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5 thoughts on “BBC F1 vs Sky Sports F1: Your 2013 Verdict Revealed

  1. As far as I’m concerned, we’re never going to get the level of quality we got from BBC 2009-2011. That will never be topped. *And* it was all free-to-air! It’s such a shame that this was broken up and I still feel disappointed when I see two meagre highlights shows in the BBC’s weekend schedules.

    A crying shame…

  2. I’m inclined to agree with Robert, we have had our Concorde moment as far as F1 broadcast goes.

    It’s been packed away in a museum and now we must settle for slow, below par fodder.

  3. 2011, though a boring year for F1, was one of the best years of broadcasting from the BBC. The team was absolutely brilliant. Shame that the BBC couldn’t continue, but the BBC and Sky are still producing great outputs for the fans.

  4. For me, the Sky coverage has gone into overkill now, it is simply too long, and this is coming from someone who has watched every race since 1992. I’ve taken to starting to record the live shows then start watching them half way through, fast forwarding through the padding and just watching the interviews, films, gridwalk etc. Lazenby has been preserved as the Sky F1 producer came over from their Superleague coverage and Lazeby was the anchorman there, so there is no likelihood of him being dropped any time soon, unless he walks of his own accord. Having said that he has improved but is nowhere near the level that Jake Humphrey used to operate at. Jake used to produce blogs for the BBC that showed what a professional he was, being offered nights out with EJ and MB and sundry other stars but often eschewing them for the hotel room where he could work on perfecting his script for the following day. I don’t think Lazenby has quite that level of drive and commitment, knowing that his job is safe whatever happens on screen.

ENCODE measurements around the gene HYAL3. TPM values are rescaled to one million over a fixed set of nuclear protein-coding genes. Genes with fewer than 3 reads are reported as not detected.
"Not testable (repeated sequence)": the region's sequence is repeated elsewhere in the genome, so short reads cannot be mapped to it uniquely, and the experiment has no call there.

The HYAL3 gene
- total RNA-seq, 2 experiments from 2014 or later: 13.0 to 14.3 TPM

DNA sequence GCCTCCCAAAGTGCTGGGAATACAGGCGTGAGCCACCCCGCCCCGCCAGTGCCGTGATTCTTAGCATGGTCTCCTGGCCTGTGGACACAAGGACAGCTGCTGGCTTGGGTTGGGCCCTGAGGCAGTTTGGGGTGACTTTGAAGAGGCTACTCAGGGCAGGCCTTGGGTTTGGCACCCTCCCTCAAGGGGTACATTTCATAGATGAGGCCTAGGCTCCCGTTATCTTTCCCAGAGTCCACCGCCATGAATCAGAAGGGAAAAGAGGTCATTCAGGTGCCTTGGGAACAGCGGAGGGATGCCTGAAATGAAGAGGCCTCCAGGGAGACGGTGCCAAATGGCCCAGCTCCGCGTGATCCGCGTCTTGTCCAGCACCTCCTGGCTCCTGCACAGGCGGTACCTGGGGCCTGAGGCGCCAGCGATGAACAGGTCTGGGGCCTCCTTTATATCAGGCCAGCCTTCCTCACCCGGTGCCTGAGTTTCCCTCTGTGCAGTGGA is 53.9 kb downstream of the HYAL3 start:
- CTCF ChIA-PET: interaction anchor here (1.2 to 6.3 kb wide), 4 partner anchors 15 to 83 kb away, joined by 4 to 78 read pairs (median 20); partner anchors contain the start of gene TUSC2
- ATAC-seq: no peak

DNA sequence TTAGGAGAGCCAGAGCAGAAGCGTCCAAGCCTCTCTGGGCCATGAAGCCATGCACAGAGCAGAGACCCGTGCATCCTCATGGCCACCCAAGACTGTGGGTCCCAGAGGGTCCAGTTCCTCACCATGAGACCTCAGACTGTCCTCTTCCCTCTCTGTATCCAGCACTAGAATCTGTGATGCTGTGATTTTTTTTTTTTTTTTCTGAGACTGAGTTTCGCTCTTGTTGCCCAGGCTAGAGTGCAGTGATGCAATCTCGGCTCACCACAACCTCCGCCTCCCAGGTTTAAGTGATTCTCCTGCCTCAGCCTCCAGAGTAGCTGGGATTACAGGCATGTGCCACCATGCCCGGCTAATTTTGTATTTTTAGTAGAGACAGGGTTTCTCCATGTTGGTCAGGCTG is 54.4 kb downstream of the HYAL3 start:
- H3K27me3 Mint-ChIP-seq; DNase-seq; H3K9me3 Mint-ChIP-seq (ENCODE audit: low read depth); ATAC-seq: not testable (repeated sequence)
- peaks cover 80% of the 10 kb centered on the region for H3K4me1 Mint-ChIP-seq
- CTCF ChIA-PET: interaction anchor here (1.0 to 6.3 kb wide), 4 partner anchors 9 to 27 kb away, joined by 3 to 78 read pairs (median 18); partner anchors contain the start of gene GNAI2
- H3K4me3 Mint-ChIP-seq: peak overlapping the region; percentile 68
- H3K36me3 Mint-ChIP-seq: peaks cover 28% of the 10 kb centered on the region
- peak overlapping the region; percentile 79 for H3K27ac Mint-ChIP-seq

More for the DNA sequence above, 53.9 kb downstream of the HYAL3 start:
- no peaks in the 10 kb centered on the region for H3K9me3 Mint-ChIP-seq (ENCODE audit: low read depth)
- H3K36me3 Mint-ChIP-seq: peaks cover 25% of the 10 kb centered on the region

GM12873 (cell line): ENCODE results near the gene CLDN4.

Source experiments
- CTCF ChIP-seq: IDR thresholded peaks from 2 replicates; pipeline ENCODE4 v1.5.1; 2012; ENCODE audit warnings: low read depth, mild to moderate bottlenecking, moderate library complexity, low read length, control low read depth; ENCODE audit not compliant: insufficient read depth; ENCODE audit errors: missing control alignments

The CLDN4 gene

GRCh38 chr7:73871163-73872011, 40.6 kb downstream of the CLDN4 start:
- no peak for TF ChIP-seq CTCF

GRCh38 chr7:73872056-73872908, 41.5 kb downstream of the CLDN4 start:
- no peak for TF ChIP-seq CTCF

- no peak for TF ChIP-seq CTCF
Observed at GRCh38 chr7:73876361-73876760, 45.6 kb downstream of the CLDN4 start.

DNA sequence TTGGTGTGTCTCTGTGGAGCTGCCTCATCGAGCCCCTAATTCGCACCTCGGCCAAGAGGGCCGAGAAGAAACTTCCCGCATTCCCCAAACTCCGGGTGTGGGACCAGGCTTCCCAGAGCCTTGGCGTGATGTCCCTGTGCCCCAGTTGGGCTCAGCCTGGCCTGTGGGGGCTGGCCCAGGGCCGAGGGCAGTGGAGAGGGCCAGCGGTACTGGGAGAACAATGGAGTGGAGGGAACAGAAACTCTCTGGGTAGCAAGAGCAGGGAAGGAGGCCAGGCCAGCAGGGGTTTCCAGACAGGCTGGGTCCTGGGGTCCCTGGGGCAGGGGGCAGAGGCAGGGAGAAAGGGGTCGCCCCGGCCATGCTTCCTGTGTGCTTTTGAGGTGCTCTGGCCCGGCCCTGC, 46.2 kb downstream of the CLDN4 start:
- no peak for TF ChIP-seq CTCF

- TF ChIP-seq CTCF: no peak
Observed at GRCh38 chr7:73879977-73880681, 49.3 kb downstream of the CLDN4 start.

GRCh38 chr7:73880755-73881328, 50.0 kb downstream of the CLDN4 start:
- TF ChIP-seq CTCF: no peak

However one weekend while staying away, we watched a race in its entirety on BBC and I was amazed by how poor quality the coverage had become since 2011. Perry came across as being just as bland as Lazenby, while the race coverage itself was very poor with Ben Edwards, who I used to enjoy listening to on Eurosport from 1994 – 6 failing to read the race and generally just being a nuisance.

    I would hope that the BBC coverage from 09 – 11, while high quality, will not be the high watermark. Sky have invested too much in the channel and are pushing to become the FOM broadcaster at all of the races so that they can showcase their 3D technology, technology that the BBC has already ditched following Wimbledon 2013. Having lost out on the Champions League to BT, Sky will commit ever more resources to develop and sell the F1 coverage and over time it will improve – it has to.

  5. Peter I couldn’t agree more regarding Sky’s padding/inane chat but I don’t think the broadcast time is too long, just not utilized correctly.

    The shortcoming comes from the lack of true understanding of the sport, what is achievable and what the likes and interests of the viewer are. Sky’s production team is massive and should be generating 2-3 times the original content that it does.

    I work in broadcast and know only too well how much content can be generated by an efficient, passionate team driven on by good management. I’m not suggesting they spend more money, just make better use of the personnel they currently have.

    If memory serves me correctly on the Brazilian GP race day they’d spent their time and money on yet another drab intro VT featuring Capoeira (the wettest and dullest martial art that has nothing to do with F1), a simple 1+1 interview with Hulkenburg, a chat with Mark Weber and a season highlights VT that could have been made at any time.

    The size of their team they should be producing double this content, not everything needs to be made on race days and not everything requires senior F1 team personnel for an hour.

    What they lack is the freshness and originality that comes from passionate, true fans making a program for other fans.

    Regarding the BBC they’ve lost their way. They’ve gone from being the innovative leaders to the followers, attempting to mimic Sky’s hackneyed output. Add Perry’s incompetence to this and it’s a slippery slope.